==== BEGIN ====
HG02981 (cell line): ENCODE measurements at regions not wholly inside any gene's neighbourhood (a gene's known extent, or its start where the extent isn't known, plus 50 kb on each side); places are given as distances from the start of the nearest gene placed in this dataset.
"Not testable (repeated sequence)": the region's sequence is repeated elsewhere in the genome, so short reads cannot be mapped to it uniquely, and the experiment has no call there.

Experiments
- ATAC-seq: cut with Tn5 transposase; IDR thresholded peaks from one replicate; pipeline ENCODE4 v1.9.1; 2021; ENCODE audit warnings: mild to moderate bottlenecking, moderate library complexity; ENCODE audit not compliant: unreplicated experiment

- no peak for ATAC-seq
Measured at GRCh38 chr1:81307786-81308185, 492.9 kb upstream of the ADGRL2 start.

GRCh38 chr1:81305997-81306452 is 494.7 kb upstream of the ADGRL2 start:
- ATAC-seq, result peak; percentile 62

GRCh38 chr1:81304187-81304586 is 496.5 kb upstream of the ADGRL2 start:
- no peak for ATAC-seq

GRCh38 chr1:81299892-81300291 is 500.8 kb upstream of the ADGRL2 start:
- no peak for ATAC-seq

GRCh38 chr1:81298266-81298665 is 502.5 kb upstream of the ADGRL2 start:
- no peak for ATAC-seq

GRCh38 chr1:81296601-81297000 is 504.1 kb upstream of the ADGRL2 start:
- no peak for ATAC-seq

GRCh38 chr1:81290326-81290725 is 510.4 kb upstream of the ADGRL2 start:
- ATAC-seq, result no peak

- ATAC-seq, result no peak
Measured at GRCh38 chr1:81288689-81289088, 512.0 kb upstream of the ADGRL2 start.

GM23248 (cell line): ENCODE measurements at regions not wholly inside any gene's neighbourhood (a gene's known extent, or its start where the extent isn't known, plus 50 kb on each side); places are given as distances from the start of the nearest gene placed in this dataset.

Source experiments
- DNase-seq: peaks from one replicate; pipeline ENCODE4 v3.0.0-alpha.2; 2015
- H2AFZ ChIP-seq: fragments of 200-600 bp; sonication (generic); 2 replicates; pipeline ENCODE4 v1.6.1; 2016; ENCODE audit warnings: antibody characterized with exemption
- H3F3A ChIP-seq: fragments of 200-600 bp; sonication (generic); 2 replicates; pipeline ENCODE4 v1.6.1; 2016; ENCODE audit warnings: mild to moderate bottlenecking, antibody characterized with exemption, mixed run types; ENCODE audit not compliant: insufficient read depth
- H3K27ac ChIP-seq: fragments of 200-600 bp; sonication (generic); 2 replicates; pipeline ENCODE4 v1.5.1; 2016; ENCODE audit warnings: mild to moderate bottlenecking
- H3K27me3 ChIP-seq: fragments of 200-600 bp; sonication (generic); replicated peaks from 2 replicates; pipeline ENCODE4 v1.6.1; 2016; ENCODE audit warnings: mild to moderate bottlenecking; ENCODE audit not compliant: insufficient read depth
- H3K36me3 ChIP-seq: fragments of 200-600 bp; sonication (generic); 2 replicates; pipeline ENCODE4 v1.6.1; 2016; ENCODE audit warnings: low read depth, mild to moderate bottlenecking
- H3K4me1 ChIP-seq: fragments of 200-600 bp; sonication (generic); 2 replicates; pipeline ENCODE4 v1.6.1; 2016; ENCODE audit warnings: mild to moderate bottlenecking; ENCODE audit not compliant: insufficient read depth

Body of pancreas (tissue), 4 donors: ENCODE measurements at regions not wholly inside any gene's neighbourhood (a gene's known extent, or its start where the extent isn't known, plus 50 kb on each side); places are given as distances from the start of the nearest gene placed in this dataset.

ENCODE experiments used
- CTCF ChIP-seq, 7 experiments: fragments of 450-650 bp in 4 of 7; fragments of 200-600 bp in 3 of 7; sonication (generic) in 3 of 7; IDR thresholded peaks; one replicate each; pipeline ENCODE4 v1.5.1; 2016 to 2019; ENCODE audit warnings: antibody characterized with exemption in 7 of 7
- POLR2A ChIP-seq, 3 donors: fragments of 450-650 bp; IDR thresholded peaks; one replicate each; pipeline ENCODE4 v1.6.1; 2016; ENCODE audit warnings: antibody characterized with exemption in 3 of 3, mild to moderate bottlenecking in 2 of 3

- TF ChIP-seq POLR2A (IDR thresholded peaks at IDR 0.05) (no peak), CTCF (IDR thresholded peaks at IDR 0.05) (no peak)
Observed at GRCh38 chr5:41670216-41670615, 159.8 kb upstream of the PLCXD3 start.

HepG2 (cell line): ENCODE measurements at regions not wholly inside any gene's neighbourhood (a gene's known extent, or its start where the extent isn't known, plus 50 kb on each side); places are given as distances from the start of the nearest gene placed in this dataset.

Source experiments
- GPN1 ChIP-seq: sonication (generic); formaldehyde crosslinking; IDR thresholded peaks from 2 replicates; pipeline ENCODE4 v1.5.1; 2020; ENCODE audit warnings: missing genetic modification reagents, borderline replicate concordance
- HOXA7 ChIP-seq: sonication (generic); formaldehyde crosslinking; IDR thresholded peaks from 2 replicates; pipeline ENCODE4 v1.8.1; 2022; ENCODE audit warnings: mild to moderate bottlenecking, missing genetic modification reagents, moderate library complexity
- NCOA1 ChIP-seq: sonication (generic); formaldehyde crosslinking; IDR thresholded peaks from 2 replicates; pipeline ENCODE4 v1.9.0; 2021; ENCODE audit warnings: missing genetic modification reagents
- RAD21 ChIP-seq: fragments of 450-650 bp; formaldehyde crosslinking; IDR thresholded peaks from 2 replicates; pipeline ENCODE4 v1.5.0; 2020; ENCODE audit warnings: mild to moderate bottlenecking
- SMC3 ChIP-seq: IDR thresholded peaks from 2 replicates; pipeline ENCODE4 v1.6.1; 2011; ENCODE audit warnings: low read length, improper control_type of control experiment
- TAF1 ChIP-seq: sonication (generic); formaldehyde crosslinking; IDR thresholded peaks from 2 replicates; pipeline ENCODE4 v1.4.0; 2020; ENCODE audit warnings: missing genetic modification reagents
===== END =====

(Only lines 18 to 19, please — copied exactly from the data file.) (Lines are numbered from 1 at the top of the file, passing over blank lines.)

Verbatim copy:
- ATAC-seq, result no peak

- ATAC-seq, result no peak